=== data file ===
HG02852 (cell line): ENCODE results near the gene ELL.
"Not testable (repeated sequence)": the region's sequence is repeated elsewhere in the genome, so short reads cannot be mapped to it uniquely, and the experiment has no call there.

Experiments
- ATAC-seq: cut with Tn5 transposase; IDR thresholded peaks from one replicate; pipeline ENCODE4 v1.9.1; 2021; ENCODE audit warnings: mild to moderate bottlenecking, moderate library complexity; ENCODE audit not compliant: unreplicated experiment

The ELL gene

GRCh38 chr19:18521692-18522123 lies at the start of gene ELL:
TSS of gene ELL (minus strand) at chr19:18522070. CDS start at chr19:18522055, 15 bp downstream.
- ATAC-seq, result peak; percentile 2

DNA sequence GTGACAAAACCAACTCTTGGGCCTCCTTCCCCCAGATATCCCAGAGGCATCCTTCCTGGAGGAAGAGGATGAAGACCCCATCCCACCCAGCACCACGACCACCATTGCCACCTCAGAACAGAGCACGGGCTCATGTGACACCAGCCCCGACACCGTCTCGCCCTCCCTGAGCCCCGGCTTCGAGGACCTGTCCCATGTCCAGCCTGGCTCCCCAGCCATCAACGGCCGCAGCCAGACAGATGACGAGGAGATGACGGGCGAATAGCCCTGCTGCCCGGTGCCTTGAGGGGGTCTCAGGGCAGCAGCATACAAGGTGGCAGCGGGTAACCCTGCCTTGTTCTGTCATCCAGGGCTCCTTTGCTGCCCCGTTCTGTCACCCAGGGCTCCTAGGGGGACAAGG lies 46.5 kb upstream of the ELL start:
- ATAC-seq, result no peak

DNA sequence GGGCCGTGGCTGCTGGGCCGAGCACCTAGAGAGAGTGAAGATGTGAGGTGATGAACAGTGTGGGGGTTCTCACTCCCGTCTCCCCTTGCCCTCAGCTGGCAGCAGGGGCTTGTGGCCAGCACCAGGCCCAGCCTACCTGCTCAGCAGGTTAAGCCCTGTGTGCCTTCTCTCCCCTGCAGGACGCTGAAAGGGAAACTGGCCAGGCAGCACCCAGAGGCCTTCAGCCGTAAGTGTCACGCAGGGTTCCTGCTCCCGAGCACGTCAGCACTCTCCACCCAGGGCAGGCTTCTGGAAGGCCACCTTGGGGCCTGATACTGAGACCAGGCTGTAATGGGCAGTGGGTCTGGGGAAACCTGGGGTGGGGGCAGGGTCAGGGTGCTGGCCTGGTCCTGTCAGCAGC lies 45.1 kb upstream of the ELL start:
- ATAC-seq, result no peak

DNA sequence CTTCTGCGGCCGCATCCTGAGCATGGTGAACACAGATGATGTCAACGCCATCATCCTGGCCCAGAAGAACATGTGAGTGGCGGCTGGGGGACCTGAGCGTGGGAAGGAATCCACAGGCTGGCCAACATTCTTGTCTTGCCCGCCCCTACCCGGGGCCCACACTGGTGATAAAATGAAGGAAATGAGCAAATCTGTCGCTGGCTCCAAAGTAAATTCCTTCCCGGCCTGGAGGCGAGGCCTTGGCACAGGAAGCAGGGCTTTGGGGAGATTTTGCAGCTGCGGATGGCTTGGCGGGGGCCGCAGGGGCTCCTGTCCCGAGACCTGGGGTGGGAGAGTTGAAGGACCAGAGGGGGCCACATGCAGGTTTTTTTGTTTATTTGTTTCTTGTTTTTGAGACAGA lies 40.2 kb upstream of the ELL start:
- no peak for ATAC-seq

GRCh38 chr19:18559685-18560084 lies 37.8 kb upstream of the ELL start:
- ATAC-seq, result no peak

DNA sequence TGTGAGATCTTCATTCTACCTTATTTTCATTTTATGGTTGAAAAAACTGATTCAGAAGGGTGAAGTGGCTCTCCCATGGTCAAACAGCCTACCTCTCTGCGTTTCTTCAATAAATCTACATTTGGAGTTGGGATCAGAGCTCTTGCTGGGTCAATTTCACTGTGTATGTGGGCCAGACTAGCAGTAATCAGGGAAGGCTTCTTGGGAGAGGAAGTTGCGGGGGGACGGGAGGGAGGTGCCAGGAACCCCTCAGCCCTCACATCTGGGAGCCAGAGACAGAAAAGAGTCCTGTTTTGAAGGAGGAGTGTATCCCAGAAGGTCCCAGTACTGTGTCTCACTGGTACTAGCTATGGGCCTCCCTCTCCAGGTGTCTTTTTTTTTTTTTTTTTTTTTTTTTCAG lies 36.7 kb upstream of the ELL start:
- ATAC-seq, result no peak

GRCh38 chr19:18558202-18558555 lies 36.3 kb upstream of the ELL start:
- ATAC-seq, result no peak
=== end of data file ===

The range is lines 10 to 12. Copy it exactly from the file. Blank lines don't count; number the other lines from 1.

- ATAC-seq, result no peak

DNA sequence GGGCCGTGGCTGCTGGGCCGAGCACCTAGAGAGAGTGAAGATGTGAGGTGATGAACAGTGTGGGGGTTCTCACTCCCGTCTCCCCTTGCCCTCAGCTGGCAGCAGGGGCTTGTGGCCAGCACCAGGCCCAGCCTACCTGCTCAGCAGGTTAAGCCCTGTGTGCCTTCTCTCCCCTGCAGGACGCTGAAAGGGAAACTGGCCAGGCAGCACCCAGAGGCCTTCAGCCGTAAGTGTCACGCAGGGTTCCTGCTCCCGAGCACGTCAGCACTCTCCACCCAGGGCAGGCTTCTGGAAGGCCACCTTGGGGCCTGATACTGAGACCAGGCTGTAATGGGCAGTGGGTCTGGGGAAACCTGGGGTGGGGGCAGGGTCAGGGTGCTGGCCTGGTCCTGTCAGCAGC lies 45.1 kb upstream of the ELL start:
- ATAC-seq, result no peak